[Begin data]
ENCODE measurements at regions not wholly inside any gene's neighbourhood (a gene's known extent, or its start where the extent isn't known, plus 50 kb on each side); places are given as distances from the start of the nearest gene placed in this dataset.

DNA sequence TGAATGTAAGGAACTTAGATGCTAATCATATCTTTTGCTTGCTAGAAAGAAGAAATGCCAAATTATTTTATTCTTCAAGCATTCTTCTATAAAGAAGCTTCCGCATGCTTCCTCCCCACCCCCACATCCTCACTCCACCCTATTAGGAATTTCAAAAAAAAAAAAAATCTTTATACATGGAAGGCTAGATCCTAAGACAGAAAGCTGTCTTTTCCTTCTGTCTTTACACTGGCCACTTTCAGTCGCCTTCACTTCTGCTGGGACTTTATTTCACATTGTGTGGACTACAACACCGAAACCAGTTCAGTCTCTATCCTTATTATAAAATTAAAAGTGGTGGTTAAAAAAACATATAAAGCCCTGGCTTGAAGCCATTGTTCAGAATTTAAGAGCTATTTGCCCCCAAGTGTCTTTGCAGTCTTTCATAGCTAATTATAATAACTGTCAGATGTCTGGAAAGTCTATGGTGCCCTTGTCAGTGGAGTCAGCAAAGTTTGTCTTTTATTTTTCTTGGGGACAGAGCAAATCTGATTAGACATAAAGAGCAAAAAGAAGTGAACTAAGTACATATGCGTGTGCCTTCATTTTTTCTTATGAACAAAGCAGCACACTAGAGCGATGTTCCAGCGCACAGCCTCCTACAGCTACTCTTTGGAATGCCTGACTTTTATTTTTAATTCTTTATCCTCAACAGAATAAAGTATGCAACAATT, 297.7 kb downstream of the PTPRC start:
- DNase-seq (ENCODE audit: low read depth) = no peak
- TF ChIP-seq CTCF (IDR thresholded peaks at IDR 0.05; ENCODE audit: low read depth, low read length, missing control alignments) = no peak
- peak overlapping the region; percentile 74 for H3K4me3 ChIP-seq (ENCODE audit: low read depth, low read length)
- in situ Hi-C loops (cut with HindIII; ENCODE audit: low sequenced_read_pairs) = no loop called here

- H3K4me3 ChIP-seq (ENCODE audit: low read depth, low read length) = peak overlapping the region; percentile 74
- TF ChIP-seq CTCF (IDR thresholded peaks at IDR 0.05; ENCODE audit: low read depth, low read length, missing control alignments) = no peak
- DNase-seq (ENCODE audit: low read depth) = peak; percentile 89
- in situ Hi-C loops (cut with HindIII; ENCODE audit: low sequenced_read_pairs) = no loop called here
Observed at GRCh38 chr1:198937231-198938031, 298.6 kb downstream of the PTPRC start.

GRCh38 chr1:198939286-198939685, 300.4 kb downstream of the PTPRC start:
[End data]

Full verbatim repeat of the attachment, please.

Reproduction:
ENCODE measurements at regions not wholly inside any gene's neighbourhood (a gene's known extent, or its start where the extent isn't known, plus 50 kb on each side); places are given as distances from the start of the nearest gene placed in this dataset.

DNA sequence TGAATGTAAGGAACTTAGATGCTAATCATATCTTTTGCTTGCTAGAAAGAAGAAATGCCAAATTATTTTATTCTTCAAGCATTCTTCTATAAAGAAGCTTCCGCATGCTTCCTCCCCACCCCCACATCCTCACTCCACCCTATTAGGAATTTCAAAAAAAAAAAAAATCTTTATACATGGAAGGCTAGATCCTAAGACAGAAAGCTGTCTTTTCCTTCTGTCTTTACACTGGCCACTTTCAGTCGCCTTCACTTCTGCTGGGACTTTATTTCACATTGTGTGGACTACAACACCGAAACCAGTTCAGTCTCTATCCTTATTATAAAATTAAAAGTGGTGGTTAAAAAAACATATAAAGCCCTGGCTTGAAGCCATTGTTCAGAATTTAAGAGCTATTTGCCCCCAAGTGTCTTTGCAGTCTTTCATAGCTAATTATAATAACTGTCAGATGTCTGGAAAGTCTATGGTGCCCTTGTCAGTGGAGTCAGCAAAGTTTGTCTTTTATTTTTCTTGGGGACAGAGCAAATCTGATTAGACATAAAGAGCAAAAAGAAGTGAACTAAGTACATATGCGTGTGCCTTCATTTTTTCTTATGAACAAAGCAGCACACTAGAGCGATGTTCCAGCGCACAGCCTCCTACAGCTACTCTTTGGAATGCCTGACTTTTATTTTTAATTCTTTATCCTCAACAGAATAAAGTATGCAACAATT, 297.7 kb downstream of the PTPRC start:
- DNase-seq (ENCODE audit: low read depth) = no peak
- TF ChIP-seq CTCF (IDR thresholded peaks at IDR 0.05; ENCODE audit: low read depth, low read length, missing control alignments) = no peak
- peak overlapping the region; percentile 74 for H3K4me3 ChIP-seq (ENCODE audit: low read depth, low read length)
- in situ Hi-C loops (cut with HindIII; ENCODE audit: low sequenced_read_pairs) = no loop called here

- H3K4me3 ChIP-seq (ENCODE audit: low read depth, low read length) = peak overlapping the region; percentile 74
- TF ChIP-seq CTCF (IDR thresholded peaks at IDR 0.05; ENCODE audit: low read depth, low read length, missing control alignments) = no peak
- DNase-seq (ENCODE audit: low read depth) = peak; percentile 89
- in situ Hi-C loops (cut with HindIII; ENCODE audit: low sequenced_read_pairs) = no loop called here
Observed at GRCh38 chr1:198937231-198938031, 298.6 kb downstream of the PTPRC start.

GRCh38 chr1:198939286-198939685, 300.4 kb downstream of the PTPRC start: